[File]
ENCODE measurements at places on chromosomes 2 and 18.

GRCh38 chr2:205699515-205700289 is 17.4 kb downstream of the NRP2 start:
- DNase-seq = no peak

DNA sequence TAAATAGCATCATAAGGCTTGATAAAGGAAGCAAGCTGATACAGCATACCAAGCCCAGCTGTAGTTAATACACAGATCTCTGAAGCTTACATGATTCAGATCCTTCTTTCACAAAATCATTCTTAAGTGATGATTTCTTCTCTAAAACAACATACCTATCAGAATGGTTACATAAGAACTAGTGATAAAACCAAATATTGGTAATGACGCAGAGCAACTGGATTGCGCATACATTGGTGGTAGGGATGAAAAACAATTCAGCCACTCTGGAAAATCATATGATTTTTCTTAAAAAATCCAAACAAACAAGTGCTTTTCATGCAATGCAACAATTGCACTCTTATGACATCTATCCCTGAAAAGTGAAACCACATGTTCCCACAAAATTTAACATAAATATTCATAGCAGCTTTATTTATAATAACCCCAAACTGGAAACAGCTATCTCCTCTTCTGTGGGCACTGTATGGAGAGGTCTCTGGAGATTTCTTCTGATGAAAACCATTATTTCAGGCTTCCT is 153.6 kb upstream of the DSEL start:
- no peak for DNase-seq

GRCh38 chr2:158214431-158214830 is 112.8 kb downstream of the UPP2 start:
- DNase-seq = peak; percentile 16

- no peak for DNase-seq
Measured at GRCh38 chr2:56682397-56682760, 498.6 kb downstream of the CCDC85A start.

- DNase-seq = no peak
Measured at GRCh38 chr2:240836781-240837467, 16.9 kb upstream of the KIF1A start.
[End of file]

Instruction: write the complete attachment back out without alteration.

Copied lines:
ENCODE measurements at places on chromosomes 2 and 18.

GRCh38 chr2:205699515-205700289 is 17.4 kb downstream of the NRP2 start:
- DNase-seq = no peak

DNA sequence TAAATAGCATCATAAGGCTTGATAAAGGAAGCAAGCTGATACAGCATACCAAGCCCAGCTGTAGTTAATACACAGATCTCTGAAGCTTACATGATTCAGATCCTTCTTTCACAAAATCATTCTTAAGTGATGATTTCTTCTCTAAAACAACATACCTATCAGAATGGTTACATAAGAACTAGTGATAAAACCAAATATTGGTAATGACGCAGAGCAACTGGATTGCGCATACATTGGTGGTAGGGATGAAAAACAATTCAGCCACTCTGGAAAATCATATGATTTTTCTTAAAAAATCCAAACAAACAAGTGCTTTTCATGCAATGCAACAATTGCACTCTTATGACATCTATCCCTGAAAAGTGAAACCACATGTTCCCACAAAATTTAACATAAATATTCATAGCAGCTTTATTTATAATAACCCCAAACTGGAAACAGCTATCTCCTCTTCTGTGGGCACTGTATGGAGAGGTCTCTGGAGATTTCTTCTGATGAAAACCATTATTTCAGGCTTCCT is 153.6 kb upstream of the DSEL start:
- no peak for DNase-seq

GRCh38 chr2:158214431-158214830 is 112.8 kb downstream of the UPP2 start:
- DNase-seq = peak; percentile 16

- no peak for DNase-seq
Measured at GRCh38 chr2:56682397-56682760, 498.6 kb downstream of the CCDC85A start.

- DNase-seq = no peak
Measured at GRCh38 chr2:240836781-240837467, 16.9 kb upstream of the KIF1A start.